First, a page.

Withington Church of England Primary School

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About Withington Church of England Primary School

Name Withington Church of England Primary School
Website http://www.withington.gloucs.sch.uk
Ofsted Inspections
Headteacher Miss Sian Tranter
Address High Street, Withington, Cheltenham, GL54 4BQ
Phone Number 01242890349
Phase Primary
Type Voluntary aided school
Age Range 2-11
Religious Character Church of England
Gender Mixed
Number of Pupils 33
Local Authority Gloucestershire
Highlights from Latest Inspection


Withington Church of England Primary School continues to be a good school.

What is it like to attend this school?

Pupils are happy and well behaved. Older pupils enjoy their role as young leaders. They show younger pupils how to play games successfully.

The youngest children quickly learn to share and take turns. Pupils play and learn together well.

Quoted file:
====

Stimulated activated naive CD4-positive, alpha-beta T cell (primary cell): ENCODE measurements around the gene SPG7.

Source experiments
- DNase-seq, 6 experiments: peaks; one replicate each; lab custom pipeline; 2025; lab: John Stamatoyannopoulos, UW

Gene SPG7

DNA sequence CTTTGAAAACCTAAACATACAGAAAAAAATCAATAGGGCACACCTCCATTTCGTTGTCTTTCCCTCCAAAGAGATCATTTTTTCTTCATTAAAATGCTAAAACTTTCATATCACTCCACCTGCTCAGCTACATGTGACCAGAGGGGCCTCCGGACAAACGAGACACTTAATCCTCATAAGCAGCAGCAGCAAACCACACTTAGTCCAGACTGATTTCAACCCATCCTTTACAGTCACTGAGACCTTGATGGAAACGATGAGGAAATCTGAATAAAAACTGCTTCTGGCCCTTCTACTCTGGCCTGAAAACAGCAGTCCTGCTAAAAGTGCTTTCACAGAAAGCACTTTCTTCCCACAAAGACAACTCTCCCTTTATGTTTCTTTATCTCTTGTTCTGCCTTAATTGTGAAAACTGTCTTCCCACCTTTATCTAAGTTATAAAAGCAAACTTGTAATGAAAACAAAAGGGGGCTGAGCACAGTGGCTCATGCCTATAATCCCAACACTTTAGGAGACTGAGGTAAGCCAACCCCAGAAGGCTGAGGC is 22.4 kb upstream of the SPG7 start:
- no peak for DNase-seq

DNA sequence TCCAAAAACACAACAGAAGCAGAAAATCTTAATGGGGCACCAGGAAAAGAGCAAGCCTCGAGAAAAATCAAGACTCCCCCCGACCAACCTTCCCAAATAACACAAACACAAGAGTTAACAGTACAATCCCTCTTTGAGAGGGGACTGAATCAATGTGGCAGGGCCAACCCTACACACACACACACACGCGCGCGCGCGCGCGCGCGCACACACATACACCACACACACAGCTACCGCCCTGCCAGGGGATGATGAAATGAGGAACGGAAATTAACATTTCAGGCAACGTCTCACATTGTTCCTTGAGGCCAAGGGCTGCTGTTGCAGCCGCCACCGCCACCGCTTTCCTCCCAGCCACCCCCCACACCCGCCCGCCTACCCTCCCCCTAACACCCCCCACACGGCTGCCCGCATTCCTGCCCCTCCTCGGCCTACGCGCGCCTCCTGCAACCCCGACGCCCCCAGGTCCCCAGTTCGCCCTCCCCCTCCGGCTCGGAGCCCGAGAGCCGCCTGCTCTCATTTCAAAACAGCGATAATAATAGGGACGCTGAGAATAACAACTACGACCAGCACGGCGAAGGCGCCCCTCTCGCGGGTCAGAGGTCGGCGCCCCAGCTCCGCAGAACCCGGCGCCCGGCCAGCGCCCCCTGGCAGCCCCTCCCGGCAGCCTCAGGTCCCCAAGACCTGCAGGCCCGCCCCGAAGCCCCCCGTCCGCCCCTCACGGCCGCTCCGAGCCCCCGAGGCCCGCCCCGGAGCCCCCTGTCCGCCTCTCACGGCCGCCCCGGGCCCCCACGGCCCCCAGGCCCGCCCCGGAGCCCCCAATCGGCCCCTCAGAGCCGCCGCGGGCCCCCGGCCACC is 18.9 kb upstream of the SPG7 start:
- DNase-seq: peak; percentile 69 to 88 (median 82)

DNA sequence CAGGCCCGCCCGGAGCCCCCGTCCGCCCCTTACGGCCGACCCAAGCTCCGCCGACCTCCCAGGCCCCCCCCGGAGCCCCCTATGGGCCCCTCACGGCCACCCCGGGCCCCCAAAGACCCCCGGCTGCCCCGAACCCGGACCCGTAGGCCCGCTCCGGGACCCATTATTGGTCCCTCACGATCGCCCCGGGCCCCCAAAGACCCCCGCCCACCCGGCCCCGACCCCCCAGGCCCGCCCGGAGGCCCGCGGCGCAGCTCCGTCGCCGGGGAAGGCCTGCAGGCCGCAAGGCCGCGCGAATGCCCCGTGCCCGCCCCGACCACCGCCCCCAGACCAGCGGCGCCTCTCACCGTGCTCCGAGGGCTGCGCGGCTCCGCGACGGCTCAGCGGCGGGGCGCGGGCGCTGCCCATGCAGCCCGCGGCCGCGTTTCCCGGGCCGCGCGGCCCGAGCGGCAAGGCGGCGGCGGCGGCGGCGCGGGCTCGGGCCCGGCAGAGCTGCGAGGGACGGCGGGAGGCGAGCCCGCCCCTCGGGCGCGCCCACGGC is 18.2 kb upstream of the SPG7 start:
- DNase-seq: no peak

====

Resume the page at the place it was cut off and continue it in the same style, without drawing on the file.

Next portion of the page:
Staff and pupils have positive working relationships built on trust and respect.

Pupils say they feel safe in school. Bullying is extremely rare. Pupils have a strong sense of fairness.

They learn about cultures and religions different from their own. Pupils believe everyone should be kind to each other.
<...br/>Pupils read a wide variety of books that help them to become passionate and knowledgeable readers.

For example, pupils use the information they have read to debate issues such as global warming. They learn to understand people's different points of view.

Parents say staff are compassionate and encouraging of their children.

Pupils know how to be physically and mentally healthy. They value after-school clubs such as sports, art and science. Pupils in key stage 2 enjoy the residential visit where they try new and exciting activities.

They like to represent their school in sporting events. The school's enrichment opportunities develop pupils' resilience and self-confidence effectively.

What does the school do well and what does it need to do better?

Leaders, including governors, know the school's strengths and areas for development thoroughly.

There are systems in place to check the effectiveness of leaders' actions accurately. Leaders show careful consideration of staff workload and well-being. Staff appreciate leaders' care and support.